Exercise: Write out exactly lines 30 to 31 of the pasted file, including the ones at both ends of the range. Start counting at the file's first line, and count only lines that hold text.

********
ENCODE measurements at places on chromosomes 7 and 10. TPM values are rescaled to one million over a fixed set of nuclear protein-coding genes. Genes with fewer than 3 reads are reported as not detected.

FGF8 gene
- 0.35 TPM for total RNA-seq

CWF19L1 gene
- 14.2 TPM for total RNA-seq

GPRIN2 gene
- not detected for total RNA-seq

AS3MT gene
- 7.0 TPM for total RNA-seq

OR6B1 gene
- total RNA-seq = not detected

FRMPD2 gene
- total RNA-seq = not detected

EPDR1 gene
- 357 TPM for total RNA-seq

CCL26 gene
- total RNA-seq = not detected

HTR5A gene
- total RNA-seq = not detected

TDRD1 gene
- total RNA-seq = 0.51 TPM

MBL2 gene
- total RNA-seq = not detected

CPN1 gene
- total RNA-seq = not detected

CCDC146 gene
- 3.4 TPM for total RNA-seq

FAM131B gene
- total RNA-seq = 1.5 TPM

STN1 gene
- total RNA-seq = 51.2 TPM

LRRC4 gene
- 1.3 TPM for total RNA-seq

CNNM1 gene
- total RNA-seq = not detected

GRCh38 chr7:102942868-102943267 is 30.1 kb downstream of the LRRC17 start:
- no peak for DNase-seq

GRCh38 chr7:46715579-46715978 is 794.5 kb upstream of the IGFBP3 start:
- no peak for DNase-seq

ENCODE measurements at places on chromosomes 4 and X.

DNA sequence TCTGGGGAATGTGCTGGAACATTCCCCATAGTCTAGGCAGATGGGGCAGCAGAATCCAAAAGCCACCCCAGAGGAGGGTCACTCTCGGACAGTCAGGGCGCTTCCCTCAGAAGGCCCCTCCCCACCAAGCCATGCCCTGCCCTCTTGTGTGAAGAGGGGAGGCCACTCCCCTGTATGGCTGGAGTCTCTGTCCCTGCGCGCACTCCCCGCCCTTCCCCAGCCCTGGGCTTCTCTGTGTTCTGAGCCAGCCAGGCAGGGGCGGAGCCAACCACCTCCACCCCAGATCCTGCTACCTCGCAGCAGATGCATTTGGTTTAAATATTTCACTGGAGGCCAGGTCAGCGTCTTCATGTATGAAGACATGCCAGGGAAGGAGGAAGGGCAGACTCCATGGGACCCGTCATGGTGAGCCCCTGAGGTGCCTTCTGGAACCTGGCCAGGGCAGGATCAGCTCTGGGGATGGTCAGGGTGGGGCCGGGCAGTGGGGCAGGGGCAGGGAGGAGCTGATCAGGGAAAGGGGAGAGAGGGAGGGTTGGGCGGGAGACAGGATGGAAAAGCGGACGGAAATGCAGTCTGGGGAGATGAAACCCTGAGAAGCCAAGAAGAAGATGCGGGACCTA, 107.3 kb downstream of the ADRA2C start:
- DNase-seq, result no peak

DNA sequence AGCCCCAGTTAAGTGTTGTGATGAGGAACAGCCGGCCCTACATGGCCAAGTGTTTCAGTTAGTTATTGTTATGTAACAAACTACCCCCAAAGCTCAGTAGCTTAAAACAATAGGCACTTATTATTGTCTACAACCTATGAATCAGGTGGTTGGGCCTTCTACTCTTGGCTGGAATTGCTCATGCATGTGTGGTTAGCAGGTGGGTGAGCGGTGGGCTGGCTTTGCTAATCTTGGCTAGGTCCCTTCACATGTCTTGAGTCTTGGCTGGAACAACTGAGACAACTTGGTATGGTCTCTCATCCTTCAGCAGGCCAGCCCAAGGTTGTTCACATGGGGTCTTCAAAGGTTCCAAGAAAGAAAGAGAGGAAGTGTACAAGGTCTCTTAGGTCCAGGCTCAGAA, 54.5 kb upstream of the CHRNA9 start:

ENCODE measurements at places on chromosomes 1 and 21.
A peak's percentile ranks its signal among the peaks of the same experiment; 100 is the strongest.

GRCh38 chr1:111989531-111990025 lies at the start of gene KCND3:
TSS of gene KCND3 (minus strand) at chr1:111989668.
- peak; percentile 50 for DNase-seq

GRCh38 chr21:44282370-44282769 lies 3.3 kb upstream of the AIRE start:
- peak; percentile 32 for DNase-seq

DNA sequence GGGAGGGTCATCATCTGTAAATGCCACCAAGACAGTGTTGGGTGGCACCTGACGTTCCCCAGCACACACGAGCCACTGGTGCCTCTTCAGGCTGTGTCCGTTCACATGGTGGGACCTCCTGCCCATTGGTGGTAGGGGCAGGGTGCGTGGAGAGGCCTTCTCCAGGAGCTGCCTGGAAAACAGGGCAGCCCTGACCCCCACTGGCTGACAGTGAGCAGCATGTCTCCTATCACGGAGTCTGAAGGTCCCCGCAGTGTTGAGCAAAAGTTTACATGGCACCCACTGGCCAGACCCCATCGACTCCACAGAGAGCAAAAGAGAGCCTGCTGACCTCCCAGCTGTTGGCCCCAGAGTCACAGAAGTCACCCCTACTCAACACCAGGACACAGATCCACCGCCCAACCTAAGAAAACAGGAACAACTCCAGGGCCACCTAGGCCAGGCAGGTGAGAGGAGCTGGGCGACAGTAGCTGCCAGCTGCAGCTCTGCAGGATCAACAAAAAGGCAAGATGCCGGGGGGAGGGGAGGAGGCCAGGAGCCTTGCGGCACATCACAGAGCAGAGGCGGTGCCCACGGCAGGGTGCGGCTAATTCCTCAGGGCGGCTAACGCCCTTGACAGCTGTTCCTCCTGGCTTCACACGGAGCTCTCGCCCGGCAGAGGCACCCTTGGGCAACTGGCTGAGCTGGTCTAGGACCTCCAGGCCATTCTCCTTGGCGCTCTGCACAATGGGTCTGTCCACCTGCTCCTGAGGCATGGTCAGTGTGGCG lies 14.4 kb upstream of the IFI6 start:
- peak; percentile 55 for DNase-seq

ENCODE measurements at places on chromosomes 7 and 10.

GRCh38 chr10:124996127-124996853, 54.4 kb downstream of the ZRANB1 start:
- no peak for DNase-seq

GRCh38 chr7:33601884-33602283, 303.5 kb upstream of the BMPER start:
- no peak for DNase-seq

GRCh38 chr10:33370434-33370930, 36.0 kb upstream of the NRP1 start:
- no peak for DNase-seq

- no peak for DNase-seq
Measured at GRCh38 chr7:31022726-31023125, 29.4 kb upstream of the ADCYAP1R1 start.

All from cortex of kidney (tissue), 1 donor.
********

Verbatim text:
STN1 gene
- total RNA-seq = 51.2 TPM